A House panel Wednesday began to advance a controversial ban on so-called sanctuary cities that would lead to tough penalties if local governments do not fully cooperate with federal immigration authorities, including removal of local officials from their posts.
The measure was approved by the House Civil Justice Subcommittee on a 9-3 vote along party lines, giving momentum to a proposal that critics say would infringe on constitutional rights and disproportionately target non-violent undocumented immigrants arrested for misdemeanor crimes.
Republicans on the panel argued the bill is necessary to ensure a crime like the 2015 killing of Kathryn Steinle in San Francisco does not happen in Florida. The undocumented immigrant who shot Steinle had been deported several times and had recently been released from a county jail.
“We have undocumented people in our state who are afraid. But we have citizens who are afraid also,” Rep. Bob Rommel, R-Naples, said. “If we don’t have the courage to take up bills like this and the next person is killed by an undocumented person, we’ll have people asking us why we didn’t pass this bill.”
Despite the House passing a similar bill banning sanctuary cities for the past three years, Wednesday was the first time the chamber has heard the proposal this year.
Meanwhile, a watered-down version has sped through committees in the Senate this year, after Senate proposals died early in committees in previous years.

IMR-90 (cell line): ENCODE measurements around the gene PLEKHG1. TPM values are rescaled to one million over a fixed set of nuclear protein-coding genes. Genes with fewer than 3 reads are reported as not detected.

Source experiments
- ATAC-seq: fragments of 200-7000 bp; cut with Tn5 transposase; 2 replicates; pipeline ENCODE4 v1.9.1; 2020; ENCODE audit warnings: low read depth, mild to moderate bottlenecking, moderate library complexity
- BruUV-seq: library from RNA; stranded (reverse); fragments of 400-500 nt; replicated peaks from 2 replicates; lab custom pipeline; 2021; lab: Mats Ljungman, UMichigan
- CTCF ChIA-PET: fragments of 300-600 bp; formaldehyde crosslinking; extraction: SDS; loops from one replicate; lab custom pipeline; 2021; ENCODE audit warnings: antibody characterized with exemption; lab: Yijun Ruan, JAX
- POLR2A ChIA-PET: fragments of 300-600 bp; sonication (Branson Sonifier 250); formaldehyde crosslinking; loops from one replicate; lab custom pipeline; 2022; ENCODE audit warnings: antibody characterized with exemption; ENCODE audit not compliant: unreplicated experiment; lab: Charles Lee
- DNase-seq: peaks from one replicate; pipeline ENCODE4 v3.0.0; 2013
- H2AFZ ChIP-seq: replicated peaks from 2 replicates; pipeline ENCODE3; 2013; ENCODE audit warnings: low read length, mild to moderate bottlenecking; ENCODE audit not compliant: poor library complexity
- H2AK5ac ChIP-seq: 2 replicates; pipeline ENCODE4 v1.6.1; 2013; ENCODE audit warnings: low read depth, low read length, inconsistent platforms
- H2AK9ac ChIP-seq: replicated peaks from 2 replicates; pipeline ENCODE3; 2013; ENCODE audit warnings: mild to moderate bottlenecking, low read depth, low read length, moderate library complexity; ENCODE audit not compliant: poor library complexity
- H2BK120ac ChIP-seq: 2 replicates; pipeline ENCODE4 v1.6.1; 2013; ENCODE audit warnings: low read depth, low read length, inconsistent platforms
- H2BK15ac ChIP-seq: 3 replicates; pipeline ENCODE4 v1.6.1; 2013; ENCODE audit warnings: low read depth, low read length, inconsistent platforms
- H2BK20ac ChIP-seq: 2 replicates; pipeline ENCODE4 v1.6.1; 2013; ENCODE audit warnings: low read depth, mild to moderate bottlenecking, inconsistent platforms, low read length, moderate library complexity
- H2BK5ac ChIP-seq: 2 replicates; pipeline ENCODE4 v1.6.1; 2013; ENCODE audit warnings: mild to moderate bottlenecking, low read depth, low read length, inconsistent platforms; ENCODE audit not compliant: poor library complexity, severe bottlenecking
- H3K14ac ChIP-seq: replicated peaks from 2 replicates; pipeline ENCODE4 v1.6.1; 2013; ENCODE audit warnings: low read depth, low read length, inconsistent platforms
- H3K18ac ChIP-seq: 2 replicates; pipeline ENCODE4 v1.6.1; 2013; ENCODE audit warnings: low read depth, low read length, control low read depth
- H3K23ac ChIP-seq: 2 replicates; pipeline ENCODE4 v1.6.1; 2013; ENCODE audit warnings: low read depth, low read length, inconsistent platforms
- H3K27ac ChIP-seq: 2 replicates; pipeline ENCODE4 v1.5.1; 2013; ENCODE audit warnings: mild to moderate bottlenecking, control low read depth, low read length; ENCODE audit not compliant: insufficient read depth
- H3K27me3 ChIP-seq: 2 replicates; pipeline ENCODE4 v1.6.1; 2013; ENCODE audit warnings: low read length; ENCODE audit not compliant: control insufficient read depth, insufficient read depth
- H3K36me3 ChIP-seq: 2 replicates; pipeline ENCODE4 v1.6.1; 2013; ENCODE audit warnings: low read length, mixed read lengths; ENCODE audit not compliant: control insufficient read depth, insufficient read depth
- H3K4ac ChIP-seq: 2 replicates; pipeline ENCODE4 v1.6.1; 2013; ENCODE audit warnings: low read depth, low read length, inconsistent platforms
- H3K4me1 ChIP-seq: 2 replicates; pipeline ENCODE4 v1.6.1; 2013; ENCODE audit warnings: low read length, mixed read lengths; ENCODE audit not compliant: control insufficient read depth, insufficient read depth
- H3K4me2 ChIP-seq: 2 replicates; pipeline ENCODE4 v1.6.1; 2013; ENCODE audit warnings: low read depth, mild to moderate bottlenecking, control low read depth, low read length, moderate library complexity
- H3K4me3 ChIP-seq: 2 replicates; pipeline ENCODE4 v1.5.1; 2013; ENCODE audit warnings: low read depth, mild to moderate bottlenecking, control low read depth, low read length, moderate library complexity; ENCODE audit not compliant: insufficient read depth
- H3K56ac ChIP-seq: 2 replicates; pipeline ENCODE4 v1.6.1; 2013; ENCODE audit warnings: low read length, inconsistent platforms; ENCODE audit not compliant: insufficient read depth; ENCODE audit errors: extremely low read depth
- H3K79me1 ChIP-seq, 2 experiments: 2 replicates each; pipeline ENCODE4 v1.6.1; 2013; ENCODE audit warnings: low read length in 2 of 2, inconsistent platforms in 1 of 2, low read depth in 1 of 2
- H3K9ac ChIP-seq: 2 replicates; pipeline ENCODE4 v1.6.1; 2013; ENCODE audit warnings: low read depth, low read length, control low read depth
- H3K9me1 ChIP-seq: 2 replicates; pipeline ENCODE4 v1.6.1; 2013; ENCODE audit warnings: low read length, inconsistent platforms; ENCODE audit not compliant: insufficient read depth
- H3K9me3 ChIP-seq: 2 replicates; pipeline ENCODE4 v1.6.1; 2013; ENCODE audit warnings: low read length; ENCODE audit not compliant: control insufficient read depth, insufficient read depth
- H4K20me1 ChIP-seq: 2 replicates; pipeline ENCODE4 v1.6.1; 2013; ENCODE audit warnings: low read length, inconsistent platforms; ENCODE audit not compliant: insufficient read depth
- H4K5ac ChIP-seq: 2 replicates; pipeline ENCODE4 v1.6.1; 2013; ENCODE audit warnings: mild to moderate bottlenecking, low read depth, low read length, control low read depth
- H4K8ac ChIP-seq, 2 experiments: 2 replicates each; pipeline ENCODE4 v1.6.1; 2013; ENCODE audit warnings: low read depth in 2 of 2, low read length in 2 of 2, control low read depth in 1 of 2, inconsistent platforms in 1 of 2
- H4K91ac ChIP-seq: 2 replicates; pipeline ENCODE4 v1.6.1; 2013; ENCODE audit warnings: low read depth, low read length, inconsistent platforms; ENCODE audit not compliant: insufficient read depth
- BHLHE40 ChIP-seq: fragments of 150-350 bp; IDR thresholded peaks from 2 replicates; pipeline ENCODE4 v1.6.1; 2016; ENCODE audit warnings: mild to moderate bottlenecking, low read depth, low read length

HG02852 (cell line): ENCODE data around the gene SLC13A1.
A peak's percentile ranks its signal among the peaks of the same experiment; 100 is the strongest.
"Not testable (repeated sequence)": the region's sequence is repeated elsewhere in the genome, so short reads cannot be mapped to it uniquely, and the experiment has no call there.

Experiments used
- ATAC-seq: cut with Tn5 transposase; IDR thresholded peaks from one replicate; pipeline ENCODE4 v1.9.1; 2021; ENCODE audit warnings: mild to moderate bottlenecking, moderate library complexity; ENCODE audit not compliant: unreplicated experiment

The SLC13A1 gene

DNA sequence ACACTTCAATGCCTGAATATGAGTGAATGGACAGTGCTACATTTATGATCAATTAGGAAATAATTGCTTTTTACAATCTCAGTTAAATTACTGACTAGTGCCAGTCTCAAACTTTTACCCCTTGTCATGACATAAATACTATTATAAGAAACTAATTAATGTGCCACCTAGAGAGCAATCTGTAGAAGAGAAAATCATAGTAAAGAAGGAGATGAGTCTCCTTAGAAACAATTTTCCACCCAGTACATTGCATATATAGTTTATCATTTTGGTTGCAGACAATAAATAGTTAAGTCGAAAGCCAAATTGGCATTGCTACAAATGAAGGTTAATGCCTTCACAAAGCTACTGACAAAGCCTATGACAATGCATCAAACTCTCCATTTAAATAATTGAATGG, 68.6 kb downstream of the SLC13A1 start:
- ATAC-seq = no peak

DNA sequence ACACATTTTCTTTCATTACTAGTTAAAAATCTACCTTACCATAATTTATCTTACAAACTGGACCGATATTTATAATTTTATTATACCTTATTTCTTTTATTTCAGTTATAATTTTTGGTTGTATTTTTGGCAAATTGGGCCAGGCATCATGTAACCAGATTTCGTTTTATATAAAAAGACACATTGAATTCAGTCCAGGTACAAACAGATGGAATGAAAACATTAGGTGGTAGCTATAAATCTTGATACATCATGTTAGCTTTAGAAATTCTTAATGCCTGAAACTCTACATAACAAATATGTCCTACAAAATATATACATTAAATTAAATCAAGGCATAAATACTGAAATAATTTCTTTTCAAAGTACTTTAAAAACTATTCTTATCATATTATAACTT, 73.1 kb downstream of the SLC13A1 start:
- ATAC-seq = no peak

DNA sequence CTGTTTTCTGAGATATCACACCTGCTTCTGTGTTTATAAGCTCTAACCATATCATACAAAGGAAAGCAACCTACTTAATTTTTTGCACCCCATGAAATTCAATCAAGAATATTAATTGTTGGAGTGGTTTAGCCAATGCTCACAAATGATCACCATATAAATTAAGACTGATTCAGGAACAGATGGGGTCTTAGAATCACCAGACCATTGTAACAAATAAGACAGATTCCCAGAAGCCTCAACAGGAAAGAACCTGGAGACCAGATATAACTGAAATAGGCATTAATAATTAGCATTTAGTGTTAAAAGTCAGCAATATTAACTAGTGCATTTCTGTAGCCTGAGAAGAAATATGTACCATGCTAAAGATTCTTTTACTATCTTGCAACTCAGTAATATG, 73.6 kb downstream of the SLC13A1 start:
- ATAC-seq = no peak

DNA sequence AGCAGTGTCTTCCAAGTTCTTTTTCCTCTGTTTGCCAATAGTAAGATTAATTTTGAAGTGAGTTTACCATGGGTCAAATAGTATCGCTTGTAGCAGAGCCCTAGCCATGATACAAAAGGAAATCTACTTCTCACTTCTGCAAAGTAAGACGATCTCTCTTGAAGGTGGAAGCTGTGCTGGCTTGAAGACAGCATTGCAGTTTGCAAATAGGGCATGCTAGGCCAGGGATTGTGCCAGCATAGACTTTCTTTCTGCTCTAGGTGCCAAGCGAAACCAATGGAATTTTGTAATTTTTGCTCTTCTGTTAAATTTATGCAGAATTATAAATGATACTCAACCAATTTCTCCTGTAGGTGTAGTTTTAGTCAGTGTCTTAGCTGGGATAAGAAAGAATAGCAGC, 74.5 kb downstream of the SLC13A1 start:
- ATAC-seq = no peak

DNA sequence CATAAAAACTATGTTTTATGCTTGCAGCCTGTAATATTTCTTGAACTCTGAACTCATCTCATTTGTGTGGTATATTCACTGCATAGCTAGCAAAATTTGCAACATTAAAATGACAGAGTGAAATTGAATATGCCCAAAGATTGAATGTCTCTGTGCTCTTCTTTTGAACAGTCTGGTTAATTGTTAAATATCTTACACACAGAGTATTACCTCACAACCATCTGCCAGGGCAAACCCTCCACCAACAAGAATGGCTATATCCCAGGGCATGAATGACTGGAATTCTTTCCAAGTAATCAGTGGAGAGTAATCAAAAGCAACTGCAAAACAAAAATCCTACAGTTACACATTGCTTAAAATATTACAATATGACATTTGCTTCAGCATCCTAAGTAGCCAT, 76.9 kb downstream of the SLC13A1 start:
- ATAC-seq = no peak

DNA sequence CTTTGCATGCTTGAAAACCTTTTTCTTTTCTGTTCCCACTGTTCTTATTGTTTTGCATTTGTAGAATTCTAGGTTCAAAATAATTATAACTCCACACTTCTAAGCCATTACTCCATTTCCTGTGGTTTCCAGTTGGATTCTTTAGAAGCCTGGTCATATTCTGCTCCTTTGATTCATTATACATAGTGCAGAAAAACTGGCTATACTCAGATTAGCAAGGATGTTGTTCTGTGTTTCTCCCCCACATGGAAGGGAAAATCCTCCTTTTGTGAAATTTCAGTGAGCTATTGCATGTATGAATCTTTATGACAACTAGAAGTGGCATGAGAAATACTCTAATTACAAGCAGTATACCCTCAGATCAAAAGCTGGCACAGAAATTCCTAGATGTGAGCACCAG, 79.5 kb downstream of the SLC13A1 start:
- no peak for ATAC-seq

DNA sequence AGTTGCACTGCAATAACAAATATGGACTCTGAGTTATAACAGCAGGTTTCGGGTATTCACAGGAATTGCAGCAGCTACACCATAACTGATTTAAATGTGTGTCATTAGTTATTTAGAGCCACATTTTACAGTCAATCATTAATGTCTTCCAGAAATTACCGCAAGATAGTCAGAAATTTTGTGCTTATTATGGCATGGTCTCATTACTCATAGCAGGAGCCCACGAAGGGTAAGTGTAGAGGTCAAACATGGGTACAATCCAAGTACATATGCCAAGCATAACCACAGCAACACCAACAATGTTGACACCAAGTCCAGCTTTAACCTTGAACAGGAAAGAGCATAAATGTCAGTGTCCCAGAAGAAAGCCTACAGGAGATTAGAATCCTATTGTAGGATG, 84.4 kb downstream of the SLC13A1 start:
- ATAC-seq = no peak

The Senate proposal, sponsored by Sen. Joe Gruters, does not include most of the sanctions for local governments. But Attorney General Ashley Moody would have the authority to file civil actions against local governments and law enforcement agencies that have policies impeding communication or information-sharing with U.S. Immigration and Customs Enforcement.
The House bill, sponsored by Rep. Cord Byrd, R-Neptune Beach, would go further. It would allow Moody or state attorneys to seek injunctions against agencies that violate the state law, impose penalties of at least $1,000 for each day a “sanctuary policy” is in place and allow people to sue local governments or law enforcement agencies if they have freed undocumented immigrants who injured the people or killed loved ones.
Also, it would allow for the removal from office local policymakers who approve sanctuary policies.
Currently, there are no so-called sanctuary cities in Florida, though Gruters and Byrd dispute that.
Byrd was asked during Wednesday’s meeting and said there are 11 “cities and counties that have some sort of policy.” When asked to list them, he couldn’t but said his source was “news reports.”
One question involved whether the state would face lawsuits as a result of forcing local governments to rely on federal immigration authorities, who can make mistakes.
Byrd said there should be no reason for local governments to be sued if they follow the structure of his bill.
“I fully expect they will enforce it correctly,” he added. “If they do not, that’s why we have a court system.”
Pinellas County Sheriff Bob Gualtieri said his county has allowed holding undocumented immigrants in jail for federal immigration authorities even after the immigrants’ charges have been resolved. He added that no one has sued the county over that practice because it is being done “lawfully.”